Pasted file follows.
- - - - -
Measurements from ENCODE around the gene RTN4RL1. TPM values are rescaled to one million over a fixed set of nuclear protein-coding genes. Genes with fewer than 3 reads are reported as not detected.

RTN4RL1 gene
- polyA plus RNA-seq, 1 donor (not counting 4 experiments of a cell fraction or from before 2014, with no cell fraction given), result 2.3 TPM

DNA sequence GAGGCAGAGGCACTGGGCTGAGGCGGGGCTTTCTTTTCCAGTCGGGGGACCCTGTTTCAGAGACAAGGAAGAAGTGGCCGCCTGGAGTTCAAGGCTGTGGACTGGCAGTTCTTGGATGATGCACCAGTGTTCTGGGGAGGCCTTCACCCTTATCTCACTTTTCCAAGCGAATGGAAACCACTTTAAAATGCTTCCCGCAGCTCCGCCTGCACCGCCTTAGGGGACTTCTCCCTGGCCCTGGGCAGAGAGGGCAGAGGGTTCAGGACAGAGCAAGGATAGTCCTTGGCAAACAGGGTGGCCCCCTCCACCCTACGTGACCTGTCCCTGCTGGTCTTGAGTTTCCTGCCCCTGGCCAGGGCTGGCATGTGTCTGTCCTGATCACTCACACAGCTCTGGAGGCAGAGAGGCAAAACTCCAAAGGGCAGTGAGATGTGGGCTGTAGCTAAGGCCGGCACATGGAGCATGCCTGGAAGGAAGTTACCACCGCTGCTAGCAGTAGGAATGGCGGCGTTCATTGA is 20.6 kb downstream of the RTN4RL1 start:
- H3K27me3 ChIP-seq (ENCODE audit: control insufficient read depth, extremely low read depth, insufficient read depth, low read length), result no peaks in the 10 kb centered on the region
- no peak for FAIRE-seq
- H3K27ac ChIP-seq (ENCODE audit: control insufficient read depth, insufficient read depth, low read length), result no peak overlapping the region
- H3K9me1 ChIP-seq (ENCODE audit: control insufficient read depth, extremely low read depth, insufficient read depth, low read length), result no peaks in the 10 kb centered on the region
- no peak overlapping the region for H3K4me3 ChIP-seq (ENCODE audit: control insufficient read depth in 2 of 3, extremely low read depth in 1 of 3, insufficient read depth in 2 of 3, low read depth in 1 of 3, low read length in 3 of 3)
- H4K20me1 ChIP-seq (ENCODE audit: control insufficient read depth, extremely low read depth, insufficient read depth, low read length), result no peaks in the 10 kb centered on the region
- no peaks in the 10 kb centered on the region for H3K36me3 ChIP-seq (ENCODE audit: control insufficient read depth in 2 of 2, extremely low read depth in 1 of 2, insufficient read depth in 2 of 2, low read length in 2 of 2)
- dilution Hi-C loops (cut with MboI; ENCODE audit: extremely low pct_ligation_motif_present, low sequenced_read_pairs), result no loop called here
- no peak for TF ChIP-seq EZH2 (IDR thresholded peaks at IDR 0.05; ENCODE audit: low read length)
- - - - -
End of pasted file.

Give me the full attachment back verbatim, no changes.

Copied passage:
Measurements from ENCODE around the gene RTN4RL1. TPM values are rescaled to one million over a fixed set of nuclear protein-coding genes. Genes with fewer than 3 reads are reported as not detected.

RTN4RL1 gene
- polyA plus RNA-seq, 1 donor (not counting 4 experiments of a cell fraction or from before 2014, with no cell fraction given), result 2.3 TPM

DNA sequence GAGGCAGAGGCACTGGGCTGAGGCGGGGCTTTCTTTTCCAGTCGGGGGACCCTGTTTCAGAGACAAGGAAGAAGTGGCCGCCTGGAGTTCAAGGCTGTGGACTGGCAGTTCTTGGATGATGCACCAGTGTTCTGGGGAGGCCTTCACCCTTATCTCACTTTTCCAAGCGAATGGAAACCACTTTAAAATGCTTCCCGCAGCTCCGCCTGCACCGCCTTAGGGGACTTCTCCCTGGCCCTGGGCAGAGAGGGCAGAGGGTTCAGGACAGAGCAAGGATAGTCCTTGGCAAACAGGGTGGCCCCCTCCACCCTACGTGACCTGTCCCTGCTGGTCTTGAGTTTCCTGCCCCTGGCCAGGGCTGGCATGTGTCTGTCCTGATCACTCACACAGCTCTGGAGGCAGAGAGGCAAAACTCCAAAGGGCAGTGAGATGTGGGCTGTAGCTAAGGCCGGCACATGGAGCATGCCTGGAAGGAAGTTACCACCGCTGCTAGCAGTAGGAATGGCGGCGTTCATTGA is 20.6 kb downstream of the RTN4RL1 start:
- H3K27me3 ChIP-seq (ENCODE audit: control insufficient read depth, extremely low read depth, insufficient read depth, low read length), result no peaks in the 10 kb centered on the region
- no peak for FAIRE-seq
- H3K27ac ChIP-seq (ENCODE audit: control insufficient read depth, insufficient read depth, low read length), result no peak overlapping the region
- H3K9me1 ChIP-seq (ENCODE audit: control insufficient read depth, extremely low read depth, insufficient read depth, low read length), result no peaks in the 10 kb centered on the region
- no peak overlapping the region for H3K4me3 ChIP-seq (ENCODE audit: control insufficient read depth in 2 of 3, extremely low read depth in 1 of 3, insufficient read depth in 2 of 3, low read depth in 1 of 3, low read length in 3 of 3)
- H4K20me1 ChIP-seq (ENCODE audit: control insufficient read depth, extremely low read depth, insufficient read depth, low read length), result no peaks in the 10 kb centered on the region
- no peaks in the 10 kb centered on the region for H3K36me3 ChIP-seq (ENCODE audit: control insufficient read depth in 2 of 2, extremely low read depth in 1 of 2, insufficient read depth in 2 of 2, low read length in 2 of 2)
- dilution Hi-C loops (cut with MboI; ENCODE audit: extremely low pct_ligation_motif_present, low sequenced_read_pairs), result no loop called here
- no peak for TF ChIP-seq EZH2 (IDR thresholded peaks at IDR 0.05; ENCODE audit: low read length)